What if Iran Says No? (Part 2)

By: Greg C. Reeson

Almost two months ago, when European Union Foreign Policy Chief Javier Solana presented an incentives package to Iran to encourage the Islamic Republic to curb its nuclear activities, I wrote a column questioning what, if anything, the world community would do in the event that Iran rejected the proposal. In that column, I argued that Iran, in responding that the package of incentives required further study, was probably stalling for time while it continued its program without international oversight.

Responding to the August 22nd date put forth by the Iranian government for a formal reply to the package, many countries, including the United States and Great Britain, declared the date unacceptable, citing a maximum period of weeks, rather than months, for Iran to agree to suspend the enrichment of uranium and join in multilateral talks about its nuclear future.

However, the international community, in the form of the United Nations, has been unable to reach an agreement on the course of action to be pursued in order to press Iran on its nuclear ambitions. We are now at the end of July and the only thing that has been accomplished to date is a draft resolution requiring Iran to suspend uranium enrichment activities by the end of August or face possible sanctions. Iranian state radio is already reporting that such a resolution will be rejected and Iran will not be subject to international demands.

In setting a deadline, the members of the Security Council are seeking to send the message that they are united and they are serious. But as history has repeatedly shown us, rarely are the five permanent members of the Council anything close to resembling united, or serious.

Time and again, the United States, Great Britain, China, France and Russia find themselves at odds over competing economic and security interests. Just the threat of a veto can stall action and prevent a matter from ever coming to a vote before the Council. Consensus on serious matters is seldom achieved, and I expect more of the same with regard to the Iranian nuclear program.

There is little reason to expect the Iranian regime to accept the proposal to stop their nuclear agenda. The leadership in Tehran knows what everyone else knows, that there is little likelihood of any meaningful sanctions coming out of the Security Council, and there is absolutely no possibility of a resolution authorizing military action against Iranian nuclear facilities.

Which brings us back to the original question. What if Iran rejects the package of incentives and continues its uranium enrichment program, effectively telling the rest of the world to mind its own business and stop infringing on Iran’s national rights?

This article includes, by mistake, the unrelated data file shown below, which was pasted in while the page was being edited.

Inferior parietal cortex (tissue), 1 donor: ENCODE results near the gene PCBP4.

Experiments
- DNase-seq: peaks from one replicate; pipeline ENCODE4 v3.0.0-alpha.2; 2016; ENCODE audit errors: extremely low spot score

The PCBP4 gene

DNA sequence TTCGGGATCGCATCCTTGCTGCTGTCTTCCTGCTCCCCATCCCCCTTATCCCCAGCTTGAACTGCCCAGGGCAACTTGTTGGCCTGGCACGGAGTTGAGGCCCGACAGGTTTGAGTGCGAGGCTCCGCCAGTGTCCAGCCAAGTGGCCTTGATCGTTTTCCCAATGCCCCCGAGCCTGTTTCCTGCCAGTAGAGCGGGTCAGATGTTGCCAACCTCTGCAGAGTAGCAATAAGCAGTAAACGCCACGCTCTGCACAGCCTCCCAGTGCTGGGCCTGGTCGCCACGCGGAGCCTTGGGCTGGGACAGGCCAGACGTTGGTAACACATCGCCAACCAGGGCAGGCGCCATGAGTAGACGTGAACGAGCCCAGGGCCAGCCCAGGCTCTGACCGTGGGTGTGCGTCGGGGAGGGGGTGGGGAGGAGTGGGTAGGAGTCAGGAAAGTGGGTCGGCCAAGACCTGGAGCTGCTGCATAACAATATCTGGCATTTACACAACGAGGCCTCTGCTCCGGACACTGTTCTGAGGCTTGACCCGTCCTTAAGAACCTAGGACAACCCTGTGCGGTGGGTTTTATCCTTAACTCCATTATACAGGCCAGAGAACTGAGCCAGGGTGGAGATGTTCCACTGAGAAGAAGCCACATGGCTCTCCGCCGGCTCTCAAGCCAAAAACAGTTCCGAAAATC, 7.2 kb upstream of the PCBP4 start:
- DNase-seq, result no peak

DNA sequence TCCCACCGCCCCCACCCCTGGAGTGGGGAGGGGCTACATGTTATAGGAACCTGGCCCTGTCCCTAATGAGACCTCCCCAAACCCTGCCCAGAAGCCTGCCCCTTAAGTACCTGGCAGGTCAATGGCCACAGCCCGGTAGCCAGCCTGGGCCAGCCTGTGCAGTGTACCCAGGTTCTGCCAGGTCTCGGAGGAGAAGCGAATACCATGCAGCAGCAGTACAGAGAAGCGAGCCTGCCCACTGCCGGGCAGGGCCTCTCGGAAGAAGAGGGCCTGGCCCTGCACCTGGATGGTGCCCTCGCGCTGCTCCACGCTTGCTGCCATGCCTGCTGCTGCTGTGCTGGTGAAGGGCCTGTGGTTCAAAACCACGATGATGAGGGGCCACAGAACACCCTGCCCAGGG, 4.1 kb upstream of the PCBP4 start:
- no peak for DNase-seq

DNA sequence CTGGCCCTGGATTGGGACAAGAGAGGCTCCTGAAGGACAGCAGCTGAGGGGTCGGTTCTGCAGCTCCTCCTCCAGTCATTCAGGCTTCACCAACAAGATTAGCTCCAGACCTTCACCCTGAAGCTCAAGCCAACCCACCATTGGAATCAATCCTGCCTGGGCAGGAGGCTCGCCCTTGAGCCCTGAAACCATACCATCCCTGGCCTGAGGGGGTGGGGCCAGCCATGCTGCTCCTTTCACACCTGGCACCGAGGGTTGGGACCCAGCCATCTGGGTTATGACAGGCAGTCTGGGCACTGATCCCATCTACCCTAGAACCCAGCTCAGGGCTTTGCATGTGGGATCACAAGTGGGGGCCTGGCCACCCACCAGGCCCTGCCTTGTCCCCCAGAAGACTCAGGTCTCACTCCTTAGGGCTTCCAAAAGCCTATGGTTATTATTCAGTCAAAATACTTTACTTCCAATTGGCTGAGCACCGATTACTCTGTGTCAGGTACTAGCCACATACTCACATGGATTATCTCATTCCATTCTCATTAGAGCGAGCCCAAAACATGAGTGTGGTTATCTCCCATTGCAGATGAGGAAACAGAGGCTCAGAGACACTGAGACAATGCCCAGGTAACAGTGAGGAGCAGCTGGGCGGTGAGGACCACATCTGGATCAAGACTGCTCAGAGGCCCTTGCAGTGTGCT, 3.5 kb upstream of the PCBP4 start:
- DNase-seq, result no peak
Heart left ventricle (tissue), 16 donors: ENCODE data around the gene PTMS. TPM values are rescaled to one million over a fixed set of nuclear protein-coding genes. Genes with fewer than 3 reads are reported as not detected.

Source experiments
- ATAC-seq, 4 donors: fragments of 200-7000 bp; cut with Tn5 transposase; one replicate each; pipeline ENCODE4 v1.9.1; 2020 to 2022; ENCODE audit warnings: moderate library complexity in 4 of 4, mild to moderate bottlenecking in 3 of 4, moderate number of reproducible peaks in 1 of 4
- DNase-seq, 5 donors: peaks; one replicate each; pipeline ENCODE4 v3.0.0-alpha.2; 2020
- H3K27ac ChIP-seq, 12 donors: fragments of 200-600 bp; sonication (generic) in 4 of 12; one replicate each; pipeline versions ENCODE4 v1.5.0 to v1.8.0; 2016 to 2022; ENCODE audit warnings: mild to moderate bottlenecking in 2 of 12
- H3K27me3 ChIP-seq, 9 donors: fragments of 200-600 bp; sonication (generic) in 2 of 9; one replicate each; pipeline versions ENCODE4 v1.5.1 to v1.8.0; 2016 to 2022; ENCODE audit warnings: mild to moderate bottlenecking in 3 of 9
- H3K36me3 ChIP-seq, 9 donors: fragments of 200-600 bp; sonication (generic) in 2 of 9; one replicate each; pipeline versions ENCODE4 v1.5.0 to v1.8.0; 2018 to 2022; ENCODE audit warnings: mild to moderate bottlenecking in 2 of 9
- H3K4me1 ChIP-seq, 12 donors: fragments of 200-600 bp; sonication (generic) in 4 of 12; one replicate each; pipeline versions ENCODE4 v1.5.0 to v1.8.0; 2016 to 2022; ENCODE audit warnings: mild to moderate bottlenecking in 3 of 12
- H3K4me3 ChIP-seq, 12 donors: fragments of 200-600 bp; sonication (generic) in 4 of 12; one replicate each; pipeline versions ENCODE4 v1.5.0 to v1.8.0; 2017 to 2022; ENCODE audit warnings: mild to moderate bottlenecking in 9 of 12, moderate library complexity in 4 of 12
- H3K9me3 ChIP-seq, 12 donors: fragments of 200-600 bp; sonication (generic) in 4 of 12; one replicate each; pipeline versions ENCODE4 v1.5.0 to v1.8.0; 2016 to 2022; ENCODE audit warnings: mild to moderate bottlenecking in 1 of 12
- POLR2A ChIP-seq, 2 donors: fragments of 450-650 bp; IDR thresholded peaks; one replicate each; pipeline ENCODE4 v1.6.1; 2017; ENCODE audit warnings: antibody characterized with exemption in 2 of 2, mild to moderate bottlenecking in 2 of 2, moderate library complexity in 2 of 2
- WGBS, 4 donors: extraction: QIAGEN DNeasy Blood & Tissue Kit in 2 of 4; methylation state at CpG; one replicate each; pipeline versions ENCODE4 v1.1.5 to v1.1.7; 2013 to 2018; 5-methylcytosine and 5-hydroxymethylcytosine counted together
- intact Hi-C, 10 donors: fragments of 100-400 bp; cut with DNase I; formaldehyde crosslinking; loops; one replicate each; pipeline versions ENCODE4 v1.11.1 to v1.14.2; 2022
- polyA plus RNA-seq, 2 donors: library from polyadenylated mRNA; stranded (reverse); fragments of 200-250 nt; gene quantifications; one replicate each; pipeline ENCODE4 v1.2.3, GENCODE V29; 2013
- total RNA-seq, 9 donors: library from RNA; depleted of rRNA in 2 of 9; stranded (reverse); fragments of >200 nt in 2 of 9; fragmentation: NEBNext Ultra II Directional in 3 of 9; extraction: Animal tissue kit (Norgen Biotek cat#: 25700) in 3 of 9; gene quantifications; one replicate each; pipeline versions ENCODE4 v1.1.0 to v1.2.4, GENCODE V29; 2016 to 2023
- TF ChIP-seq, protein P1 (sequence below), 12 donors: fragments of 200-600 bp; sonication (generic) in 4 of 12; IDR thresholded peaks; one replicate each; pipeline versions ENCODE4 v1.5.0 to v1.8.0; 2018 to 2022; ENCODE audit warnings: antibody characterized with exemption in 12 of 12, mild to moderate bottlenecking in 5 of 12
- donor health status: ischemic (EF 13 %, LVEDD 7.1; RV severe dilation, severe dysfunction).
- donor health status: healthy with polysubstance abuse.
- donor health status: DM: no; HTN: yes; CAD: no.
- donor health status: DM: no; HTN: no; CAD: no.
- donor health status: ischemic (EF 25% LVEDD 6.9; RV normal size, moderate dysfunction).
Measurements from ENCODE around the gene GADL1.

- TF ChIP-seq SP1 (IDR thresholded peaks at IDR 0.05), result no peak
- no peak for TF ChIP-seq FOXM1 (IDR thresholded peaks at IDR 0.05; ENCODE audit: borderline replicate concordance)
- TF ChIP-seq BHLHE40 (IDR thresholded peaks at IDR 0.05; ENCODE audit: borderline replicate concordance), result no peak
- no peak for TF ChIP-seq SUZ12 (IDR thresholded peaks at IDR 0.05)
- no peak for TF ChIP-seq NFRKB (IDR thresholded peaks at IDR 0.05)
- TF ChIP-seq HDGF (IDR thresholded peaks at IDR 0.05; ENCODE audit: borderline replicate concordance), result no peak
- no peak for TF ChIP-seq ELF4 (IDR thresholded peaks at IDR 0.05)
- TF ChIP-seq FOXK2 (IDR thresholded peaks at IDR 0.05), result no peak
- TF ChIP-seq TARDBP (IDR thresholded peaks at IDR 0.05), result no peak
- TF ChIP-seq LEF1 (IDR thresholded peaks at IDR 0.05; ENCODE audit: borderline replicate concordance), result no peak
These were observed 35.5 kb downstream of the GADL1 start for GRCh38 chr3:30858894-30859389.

The United Nations will inevitably bog down in its own incompetence and no significant agreement among the permanent members will be reached. A nuclear-armed Iranian regime is a threat to the entire region, a threat that Israel cannot ignore. Will Prime Minister Olmert authorize a strike similar to the Israeli attack on Iraqi nuclear facilities at Osirak in 1981? Even if he wanted to, he would probably be restrained by the United States government in the interest of preventing further destabilization in the area.

Will the United States and Great Britain take matters into their own hands, either through sanctions or military action? Independently enforced sanctions are probably a safe bet, but direct military action is not likely. The Anglo-American alliance is working diligently with the Iranians in an attempt to quell the violence in Iraq by putting pressure on the Shiite militias that are engaging in the recent surge in sectarian fighting.

While the United States and England are certainly capable of executing a military strike against Iranian targets, despite concerns about their commitments in Afghanistan and Iraq, such a use of force would do more to increase tensions in the Middle East than it would to alleviate those tensions. A military strike would only add to the anti-American and anti-British sentiment in a region already torn apart by hatred and violence.

The end result is likely to be some form of accommodation on the nuclear program, with a promise of additional influence on Iraqi Shiites from the Iranian regime, along with some form of international monitoring of Iranian nuclear progress. In exchange, western nations will fulfill their pledges in the incentives package, including easing current sanctions, assisting with WTO membership, and upgrading the Iranian air fleet.

That will set the stage for more negotiations and more concessions from both sides. But in the end, I fear that we will see a radical regime dedicated to the destruction of Israel and a sworn enemy of the United States in possession of nuclear weapons. As long as the international community lacks the will to come together in the face of real threats, we should all be concerned about what happens if Iran says no.

Greg Reeson is a freelance writer living in Fort Lee, VA. His columns have appeared in The New Media Journal, The Land of the Free, The Veteran’s Voice, The Washington Times, The American Daily, The American Chronicle, Associated Content, and Opinion Editorials.com.

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